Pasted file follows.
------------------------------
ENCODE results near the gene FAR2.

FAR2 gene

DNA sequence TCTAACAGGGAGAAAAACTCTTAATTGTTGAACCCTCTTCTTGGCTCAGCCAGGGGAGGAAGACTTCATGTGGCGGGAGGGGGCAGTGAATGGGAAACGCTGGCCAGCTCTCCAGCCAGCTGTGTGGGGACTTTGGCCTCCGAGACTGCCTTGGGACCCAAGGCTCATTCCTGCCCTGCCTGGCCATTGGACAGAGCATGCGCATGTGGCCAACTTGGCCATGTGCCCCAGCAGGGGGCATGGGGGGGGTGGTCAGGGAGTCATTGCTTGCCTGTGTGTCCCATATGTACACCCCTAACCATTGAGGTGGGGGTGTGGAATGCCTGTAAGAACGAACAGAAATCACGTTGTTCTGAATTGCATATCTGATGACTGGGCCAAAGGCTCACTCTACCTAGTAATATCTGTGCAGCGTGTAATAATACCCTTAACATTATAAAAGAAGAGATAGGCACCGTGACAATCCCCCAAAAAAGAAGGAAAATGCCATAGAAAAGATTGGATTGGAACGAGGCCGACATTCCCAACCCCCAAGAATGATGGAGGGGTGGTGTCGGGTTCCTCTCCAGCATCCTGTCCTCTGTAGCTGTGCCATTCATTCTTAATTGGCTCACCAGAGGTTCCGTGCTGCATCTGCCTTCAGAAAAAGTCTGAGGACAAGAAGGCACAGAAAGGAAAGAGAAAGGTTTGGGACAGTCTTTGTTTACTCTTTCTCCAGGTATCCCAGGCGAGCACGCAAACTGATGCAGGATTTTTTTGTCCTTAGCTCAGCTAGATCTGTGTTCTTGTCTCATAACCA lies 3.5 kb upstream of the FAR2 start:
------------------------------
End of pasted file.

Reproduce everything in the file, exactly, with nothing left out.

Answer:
ENCODE results near the gene FAR2.

FAR2 gene

DNA sequence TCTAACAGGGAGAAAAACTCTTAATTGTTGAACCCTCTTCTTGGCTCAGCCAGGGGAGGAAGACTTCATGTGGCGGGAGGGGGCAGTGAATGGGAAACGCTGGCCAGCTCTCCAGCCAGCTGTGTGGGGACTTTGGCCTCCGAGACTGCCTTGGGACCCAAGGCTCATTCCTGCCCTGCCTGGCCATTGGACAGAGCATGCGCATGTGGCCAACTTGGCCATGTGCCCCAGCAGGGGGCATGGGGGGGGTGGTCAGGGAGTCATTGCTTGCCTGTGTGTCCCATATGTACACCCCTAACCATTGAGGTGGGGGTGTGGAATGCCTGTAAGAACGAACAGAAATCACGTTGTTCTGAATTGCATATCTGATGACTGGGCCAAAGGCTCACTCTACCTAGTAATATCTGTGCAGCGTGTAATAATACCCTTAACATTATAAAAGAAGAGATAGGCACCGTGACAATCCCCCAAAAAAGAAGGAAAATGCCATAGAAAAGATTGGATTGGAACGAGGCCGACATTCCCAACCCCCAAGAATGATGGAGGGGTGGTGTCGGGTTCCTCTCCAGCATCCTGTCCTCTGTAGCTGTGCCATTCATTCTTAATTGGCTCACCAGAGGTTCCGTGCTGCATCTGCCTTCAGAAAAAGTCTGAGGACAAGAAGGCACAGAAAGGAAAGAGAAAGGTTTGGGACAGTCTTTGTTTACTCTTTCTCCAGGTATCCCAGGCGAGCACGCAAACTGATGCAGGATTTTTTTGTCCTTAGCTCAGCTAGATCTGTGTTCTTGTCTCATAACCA lies 3.5 kb upstream of the FAR2 start: